William Shatner explores new musical worlds
William Shatner's first album in 36 years, Has Been [Shout Factory], successfully proves he's anything but that. Co-written and produced by pianist/singer Ben Folds-and including appearances by Adrian Belew, Joe Jackson, Aimee Mann, and Henry Rollins-the album takes the Star Trek legend's spoken word approach and boldly goes into a variety of genres that include pop, rock, trip-hop and spaghetti Western. This is an engaging, infectious disc that's light years ahead of The Transformed Man, Shatner's unintentionally hilarious 1968 camp classic that merged pop tunes like "Mr. Tambourine Man" with literature such as "Theme from Cyrano." In contrast, Has Been explores deeply personal topics, including Shatner's views on love, family, death, and creative rebirth. Humor also abounds-only this time he meant it to.
"When I was asked to do another album, I knew I was in a dangerous position of holding myself up to ridicule," explains Shatner. "With that in mind, I asked Ben, 'What will I write?' He said, 'Tell the truth.' I said, 'Of course. As long as you stay in the truth, no one can say anything. You're on safe ground as an actor, performer, and writer.'"
From the outset, Shatner realized he had a challenge ahead of him as a songwriter. "I don't know how to write songs," he admits. "Ben said, 'Don't worry about that-just write what's in your heart. You deliver the poetry and the ideas, and I'll make them into songs.' Then I thought, 'What are the structures of writing a song? 'Do I try to find rhyming words, or rhyme in couplets? Does that discipline apply?' We decided I would write as I felt, and he would take it from there."
Folds' suggestion provided Shatner with the freedom to investigate subject matter near and dear to him. "I'd sit down and write a thought I'd used in other writings, or jot down something that just occurred to me," he says. "I'll give you two examples. I've been near people dying. Parents and loved ones have died in my lifetime. I've become fascinated with the idea of death, but that's too heavy to put into a musical thing. So I attempted to do it in a lighter way.
"Another instance is when I read a tabloid in an airplane, and I saw the term 'has been' referring to me. It's a stupid term used by stupid people as a pejorative. The truth of the matter is somebody has been somebody, and, like a flower, you spring out, bloom, and then, ultimately, the petals fall off one way or another at some time or another. It happens to all living things. To call a flower a 'has been' is as idiotic as calling a great artist who hasn't done anything in the last while a has been. So I went off on that, and it became the title of the album."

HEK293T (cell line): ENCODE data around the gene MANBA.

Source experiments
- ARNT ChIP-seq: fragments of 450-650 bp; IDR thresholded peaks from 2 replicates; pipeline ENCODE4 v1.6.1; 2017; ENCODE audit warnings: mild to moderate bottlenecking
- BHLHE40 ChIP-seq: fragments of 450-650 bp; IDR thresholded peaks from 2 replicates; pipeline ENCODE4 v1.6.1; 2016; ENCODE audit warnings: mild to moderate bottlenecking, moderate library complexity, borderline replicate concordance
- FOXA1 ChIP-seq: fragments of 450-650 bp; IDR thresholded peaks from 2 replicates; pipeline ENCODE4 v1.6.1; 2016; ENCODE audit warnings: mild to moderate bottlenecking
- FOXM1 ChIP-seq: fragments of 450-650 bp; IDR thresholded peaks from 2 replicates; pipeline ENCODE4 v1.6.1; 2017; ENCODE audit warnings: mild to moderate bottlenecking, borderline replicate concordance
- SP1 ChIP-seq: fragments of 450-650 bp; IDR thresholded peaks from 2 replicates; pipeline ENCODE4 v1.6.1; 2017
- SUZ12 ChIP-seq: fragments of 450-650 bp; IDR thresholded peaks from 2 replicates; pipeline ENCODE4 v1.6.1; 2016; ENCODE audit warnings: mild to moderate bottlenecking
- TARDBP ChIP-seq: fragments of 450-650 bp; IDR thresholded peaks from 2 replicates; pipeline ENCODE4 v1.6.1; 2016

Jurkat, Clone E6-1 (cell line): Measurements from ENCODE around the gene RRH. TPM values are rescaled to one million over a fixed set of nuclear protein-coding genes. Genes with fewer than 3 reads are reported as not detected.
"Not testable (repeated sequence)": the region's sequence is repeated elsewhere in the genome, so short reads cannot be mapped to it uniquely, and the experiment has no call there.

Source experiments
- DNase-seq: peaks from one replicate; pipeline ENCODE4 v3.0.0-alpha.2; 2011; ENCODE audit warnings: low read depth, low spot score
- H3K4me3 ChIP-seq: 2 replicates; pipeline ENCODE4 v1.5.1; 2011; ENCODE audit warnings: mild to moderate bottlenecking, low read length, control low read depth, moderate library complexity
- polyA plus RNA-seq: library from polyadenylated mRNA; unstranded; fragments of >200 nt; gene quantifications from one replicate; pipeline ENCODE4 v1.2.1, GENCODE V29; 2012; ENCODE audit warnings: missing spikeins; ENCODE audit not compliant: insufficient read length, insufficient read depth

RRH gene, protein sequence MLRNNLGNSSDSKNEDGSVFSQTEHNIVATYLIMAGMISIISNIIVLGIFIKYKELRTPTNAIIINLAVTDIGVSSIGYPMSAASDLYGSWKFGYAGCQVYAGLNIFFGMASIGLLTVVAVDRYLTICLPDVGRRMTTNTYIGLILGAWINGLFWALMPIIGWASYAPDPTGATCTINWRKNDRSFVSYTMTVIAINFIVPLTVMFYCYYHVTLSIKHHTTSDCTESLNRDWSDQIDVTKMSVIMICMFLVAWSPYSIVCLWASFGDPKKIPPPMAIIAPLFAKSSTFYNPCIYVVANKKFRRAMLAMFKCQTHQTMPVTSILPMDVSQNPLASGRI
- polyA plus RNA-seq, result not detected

-Anil Prasad, innerviews.org
Richie Havens' Intuitive Grace
Richie Havens had already established himself as a skilled interpreter of Dylan and other folk luminaries by the time he opened Woodstock in 1969. Since the '60s, Havens' career has taken many twists and turns-including commercial voice-overs and recent collaborations with Peter Gabriel and Groove Armada-but he has never lost sight of his original idealism and commitment to social justice, and, after more than 40 years of performing, his immediately recognizable voice remains as evocative and compelling as ever.
On Grace of the Sun [Stormy Forest], the 63-year Havens continues to develop the style he pioneered on 2002's critically acclaimed Wishing Well. His 26th album is a guitar-based, world-folk fusion spiced with exotic instrumentation such as Turkish violin, bazouki, sarod, and tabla.
"I finally got my thing down on Wishing Well," explains Havens, "and I was able to produce that and Grace by myself. You get with outside producers, and they say things like, 'You're a great singer-you don't need a guitar.'"
A major part of Havens' "thing" is playing impassioned rhythm guitar in open-D tuning [D, A, D, F#, A, D, low to high], barring with his thumb. In fact, his playing is so impassioned that he burns through picks and strings in rapid succession, and guitars almost as quickly.
"I used to go through a guitar-and-a-half a year," confides Havens, who details his approach at richiehavens.com ("How I Play").
Though best known for interpreting other artist's material, Havens' own songwriting has blossomed significantly of late. "For the last two albums, the songs have really been coming out," he enthuses. "I don't claim to write songs. I write them down, verse by verse, without changing a thing. And I'm often surprised when they turn out to have deeper and higher layers of meaning than I'd first imagined. Most of the time, I write songs apart from the guitar, but, occasionally, a musical idea will haunt me, and I'll refuse to sit down and write to it. Then, one day, I'll be playing it in the dressing room, and a song will just pop out."
Havens' approach to recording is as intuitive as his songwriting. "I wait until the last minute to record an album, because if I don't have enough songs, what am I going to do?" he says. "I have to feel that the umbrella has all the spokes on it, so I'll just wait until I'm sure they're all there. When they are, I go into the studio, and the umbrella opens by itself."